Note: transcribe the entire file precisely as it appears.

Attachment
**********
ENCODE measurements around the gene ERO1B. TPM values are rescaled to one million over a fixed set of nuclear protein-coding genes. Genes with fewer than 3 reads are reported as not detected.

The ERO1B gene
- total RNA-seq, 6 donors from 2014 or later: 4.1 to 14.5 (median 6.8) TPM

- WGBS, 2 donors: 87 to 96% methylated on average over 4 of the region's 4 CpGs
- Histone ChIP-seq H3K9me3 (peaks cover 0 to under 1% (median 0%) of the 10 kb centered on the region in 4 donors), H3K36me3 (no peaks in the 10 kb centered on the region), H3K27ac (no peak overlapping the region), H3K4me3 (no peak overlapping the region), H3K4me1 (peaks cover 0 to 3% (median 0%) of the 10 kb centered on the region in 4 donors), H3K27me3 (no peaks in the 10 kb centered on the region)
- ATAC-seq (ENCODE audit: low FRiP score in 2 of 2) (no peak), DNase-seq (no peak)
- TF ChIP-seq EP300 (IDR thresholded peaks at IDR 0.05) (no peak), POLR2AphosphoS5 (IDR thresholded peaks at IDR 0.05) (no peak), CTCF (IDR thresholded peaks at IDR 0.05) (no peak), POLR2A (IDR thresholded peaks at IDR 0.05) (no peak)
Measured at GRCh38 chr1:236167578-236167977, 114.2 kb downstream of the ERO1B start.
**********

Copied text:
ENCODE measurements around the gene ERO1B. TPM values are rescaled to one million over a fixed set of nuclear protein-coding genes. Genes with fewer than 3 reads are reported as not detected.

The ERO1B gene
- total RNA-seq, 6 donors from 2014 or later: 4.1 to 14.5 (median 6.8) TPM

- WGBS, 2 donors: 87 to 96% methylated on average over 4 of the region's 4 CpGs
- Histone ChIP-seq H3K9me3 (peaks cover 0 to under 1% (median 0%) of the 10 kb centered on the region in 4 donors), H3K36me3 (no peaks in the 10 kb centered on the region), H3K27ac (no peak overlapping the region), H3K4me3 (no peak overlapping the region), H3K4me1 (peaks cover 0 to 3% (median 0%) of the 10 kb centered on the region in 4 donors), H3K27me3 (no peaks in the 10 kb centered on the region)
- ATAC-seq (ENCODE audit: low FRiP score in 2 of 2) (no peak), DNase-seq (no peak)
- TF ChIP-seq EP300 (IDR thresholded peaks at IDR 0.05) (no peak), POLR2AphosphoS5 (IDR thresholded peaks at IDR 0.05) (no peak), CTCF (IDR thresholded peaks at IDR 0.05) (no peak), POLR2A (IDR thresholded peaks at IDR 0.05) (no peak)
Measured at GRCh38 chr1:236167578-236167977, 114.2 kb downstream of the ERO1B start.